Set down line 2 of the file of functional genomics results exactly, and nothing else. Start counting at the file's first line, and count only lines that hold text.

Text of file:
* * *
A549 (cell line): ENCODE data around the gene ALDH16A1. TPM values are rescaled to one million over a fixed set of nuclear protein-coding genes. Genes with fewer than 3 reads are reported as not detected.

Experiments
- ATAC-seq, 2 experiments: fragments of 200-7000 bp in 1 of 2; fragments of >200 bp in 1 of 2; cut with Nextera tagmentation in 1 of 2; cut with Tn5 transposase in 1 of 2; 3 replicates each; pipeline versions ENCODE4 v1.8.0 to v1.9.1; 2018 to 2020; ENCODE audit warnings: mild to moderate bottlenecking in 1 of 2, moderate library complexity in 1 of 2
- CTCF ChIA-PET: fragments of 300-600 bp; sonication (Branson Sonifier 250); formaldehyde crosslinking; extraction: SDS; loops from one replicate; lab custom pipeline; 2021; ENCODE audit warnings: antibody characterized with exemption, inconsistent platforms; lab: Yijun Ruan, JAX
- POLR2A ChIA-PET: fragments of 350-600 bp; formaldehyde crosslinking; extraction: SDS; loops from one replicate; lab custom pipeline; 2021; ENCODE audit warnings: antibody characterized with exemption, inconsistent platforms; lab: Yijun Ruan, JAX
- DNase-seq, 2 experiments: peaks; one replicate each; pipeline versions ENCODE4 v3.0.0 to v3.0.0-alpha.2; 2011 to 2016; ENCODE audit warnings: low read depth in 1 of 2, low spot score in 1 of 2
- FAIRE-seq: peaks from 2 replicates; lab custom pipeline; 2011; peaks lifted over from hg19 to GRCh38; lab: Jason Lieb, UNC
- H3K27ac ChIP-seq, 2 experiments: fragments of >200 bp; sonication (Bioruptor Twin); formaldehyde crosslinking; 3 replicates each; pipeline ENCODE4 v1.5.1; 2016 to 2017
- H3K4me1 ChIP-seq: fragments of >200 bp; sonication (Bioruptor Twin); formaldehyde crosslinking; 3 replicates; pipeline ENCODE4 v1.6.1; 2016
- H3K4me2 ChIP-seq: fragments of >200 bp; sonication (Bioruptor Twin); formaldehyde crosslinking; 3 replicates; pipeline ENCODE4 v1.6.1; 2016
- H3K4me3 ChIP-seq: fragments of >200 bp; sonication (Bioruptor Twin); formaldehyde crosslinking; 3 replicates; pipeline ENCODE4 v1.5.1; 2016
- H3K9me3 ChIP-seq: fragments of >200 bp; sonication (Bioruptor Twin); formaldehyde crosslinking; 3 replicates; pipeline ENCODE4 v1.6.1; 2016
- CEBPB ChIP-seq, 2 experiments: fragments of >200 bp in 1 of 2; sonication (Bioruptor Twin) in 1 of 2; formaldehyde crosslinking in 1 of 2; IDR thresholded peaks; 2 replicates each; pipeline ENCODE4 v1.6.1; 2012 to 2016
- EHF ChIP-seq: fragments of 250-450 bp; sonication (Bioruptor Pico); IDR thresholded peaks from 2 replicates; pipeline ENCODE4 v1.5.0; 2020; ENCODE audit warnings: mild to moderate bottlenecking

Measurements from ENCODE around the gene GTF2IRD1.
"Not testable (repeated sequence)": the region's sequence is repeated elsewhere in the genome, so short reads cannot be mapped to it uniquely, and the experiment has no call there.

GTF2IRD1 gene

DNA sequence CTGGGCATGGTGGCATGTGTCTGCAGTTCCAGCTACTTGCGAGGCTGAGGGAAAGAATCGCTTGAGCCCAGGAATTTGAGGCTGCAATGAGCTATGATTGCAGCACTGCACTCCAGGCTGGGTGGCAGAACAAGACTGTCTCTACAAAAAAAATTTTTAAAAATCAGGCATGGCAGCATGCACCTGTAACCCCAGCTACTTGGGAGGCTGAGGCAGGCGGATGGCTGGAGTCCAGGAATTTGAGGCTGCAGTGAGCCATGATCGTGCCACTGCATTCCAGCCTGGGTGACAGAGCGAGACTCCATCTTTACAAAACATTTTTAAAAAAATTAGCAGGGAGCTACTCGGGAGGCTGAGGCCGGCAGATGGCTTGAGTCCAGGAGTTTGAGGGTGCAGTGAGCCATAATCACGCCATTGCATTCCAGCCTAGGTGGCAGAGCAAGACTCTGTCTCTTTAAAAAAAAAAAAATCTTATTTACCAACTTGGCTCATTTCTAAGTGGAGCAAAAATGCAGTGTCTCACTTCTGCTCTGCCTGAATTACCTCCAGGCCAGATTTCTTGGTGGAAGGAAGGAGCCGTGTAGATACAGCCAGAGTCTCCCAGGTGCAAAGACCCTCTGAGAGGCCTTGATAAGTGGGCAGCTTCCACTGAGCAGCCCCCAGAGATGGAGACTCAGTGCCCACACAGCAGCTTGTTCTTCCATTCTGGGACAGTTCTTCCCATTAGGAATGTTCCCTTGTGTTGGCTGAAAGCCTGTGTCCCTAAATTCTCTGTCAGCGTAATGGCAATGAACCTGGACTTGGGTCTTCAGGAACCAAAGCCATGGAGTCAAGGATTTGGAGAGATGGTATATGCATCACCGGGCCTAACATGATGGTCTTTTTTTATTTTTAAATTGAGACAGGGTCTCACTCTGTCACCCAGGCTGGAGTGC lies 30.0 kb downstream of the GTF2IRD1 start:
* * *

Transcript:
Experiments